December 20, 2014


Former Medina Schools superintendent Randy Stepp facing foreclosure

The home owned by former Medina Schools Superintendent Randy Stepp on Williamsburg Court, in Medina Township, is in foreclosure. The bank that holds a mortgage for Stepp and his wife, Tina, filed a foreclosure suit in Medina County Common Pleas Court last week. (LOREN GENSON / GAZETTE)

The home owned by former Medina Schools Superintendent Randy Stepp on Williamsburg Court, in Medina Township, is in foreclosure. The bank that holds a mortgage for Stepp and his wife, Tina, filed a foreclosure suit in Medina County Common Pleas Court last week. (LOREN GENSON / GAZETTE)

Former Medina Schools Superintendent Randy Stepp is facing another financial hurdle after the bank that holds the mortgage on his Medina Township home, filed a foreclosure suit against Stepp and his wife, Tina, in Medina County Common Pleas Court.

The suit, filed on Aug. 12, says Stepp owes FirstMerit Mortgage Corp. $260,769 plus interest on his Williamsburg Court home in the Whispering Woods subdivision. County auditor records show he and his wife paid $330,000 for the home in 2006. It’s now valued at $286,000.

A foreclosure notice was sent to Stepp on Aug. 12 by the court and he was given 28 days to respond to the claim. An attorney representing Stepp did not return a phone call Tuesday.

Last year, Stepp filed a lawsuit against Medina Schools, including past and current board members, after the board declared his latest contract invalid. A federal judge refused to rule on that case and said the county court had jurisdiction over the matter.

Randy Stepp

Randy Stepp

Stepp was fired in late October after a special state audit found more than $4,000 in illegal spending and more than $1.5 million in spending that wasn’t properly documented or had no clear pubic purpose. In November, the school district filed suit against Stepp in Medina County Common Pleas Court hoping to reclaim money from Stepp.

The October audit also found Stepp had paid off more than $172,000 in student loans using district money. An amendment to his contract in November 2011 required the district to cover current and previous education costs. In 2012, he directed a one-time payment to pay off three separate student loans.

The foreclosure filing isn’t the first time Stepp struggled financially. In 1995, when he lived in Geauga County, Stepp filed for bankruptcy. He listed 28 creditors in the filing, including the U.S. Department of Education, which held his student loans.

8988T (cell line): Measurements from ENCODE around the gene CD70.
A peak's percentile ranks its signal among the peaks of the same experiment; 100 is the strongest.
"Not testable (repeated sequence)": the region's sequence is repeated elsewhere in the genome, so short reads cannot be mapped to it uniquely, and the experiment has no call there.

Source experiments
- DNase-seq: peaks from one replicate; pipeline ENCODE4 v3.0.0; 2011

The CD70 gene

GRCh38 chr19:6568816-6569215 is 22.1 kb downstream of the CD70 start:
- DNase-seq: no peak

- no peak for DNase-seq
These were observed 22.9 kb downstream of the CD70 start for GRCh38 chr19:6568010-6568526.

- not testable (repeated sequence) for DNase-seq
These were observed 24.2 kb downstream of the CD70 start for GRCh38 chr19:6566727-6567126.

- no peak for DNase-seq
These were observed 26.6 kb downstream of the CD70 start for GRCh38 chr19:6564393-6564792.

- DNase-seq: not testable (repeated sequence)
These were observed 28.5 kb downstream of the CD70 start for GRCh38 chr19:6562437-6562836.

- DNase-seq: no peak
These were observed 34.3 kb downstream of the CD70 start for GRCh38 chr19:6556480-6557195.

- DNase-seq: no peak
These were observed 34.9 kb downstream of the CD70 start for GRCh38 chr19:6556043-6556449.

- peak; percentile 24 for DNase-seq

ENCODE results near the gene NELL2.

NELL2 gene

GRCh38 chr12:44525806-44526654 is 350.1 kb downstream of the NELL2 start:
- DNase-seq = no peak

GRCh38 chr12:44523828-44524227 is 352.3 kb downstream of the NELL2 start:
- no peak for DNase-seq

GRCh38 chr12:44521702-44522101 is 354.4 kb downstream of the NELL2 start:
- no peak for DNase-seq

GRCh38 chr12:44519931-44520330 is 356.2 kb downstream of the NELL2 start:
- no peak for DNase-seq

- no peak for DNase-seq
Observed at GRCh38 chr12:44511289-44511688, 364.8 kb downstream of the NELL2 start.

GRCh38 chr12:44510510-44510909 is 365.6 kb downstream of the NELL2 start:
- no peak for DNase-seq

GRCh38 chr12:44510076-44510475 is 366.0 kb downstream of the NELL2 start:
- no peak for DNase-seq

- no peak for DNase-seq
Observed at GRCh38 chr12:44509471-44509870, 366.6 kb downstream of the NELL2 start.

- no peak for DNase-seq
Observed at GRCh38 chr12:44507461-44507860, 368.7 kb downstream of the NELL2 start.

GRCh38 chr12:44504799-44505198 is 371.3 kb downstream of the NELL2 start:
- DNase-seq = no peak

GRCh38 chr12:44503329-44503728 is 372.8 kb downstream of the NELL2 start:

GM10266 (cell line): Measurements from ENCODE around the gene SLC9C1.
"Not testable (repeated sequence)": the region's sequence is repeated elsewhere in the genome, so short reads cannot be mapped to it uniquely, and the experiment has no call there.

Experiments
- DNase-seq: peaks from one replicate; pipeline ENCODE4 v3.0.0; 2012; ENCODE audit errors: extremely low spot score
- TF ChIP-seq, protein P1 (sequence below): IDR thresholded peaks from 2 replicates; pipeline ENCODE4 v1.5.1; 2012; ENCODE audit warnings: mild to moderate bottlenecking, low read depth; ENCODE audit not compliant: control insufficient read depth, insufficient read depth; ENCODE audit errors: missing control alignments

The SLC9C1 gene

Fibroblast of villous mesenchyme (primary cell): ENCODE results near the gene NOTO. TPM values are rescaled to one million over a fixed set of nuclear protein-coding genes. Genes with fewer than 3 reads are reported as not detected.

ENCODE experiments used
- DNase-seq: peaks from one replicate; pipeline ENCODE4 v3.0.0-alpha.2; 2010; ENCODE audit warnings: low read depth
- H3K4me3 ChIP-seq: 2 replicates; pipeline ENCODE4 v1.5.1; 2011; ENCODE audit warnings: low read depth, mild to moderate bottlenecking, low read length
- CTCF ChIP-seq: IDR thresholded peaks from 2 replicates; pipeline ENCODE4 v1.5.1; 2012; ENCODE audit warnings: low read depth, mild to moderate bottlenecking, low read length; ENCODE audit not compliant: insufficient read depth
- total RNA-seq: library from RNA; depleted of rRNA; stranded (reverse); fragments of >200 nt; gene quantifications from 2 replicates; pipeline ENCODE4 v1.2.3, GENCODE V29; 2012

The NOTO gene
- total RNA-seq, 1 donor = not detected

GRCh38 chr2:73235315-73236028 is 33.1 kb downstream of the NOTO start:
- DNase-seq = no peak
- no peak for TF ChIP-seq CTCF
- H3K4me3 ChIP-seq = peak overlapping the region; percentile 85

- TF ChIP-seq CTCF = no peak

In spring 2012, Stepp filed for divorce from Tina in Medina County Domestic Relations Court. The couple reconciled in early 2013, but during the time the proceedings were ongoing, a number of documents regarding their finances were filed with the court. In August 2012, Stepp received permission from the judge to sell a Sea-Doo watercraft and had permission from Tina to list the sale of their vacation timeshare.

The judge had to approve the sale as both parties had a restraining order on the sale of property while the divorce was proceeding.

In October 2012, Stepp was granted permission to “trade in a Jeep for a car with lower monthly payments” and granted permission to sell firearms and a BMW vehicle to apply toward a debt. While the judge also granted permission, it’s not clear from court documents whether Stepp went ahead with the sales.

Contact reporter Loren Genson at (330) 721-4063 or Follow her on Twitter @lorengenson.


  • Linda Adamsky

    what goes around comes around

  • steve s.

    The witch hunt by the Gazette continues. Inaccurate, sophomoric, reporting. I believe he resigned and was not fired Ms. Genson. I imagine his legal team is smiling as they read yet another biased, flawed column in your “fish wrapper” of a paper. Thank you for being so insensitive, uncaring and malicious.

  • Realistic

    For as much as I dislike Randy Stepp for what he did to the school system and the city of Medina, this is truly a sad story. He was very wrong for his arrogant behavior and his family paid the price. It is sad that this whole thing was enough to destroy his finances and ultimately his family. I would bet that his wife and daughters were more or less innocent bystanders.
    My hope was that Randy would admit wrongdoing and make things right so that his family would not suffer.He still has the opportunity to do that and limit the pain inflicted on his family. He needs to do the right thing and put his family first.

  • Loren Genson

    Steve – Stepp was placed on administrative leave in the spring of 2013. After a state audit was released in October of 2013, the board voted unanimously to terminate his employment. Stepp has not resigned, and has sued the board for breach of contract regarding his termination.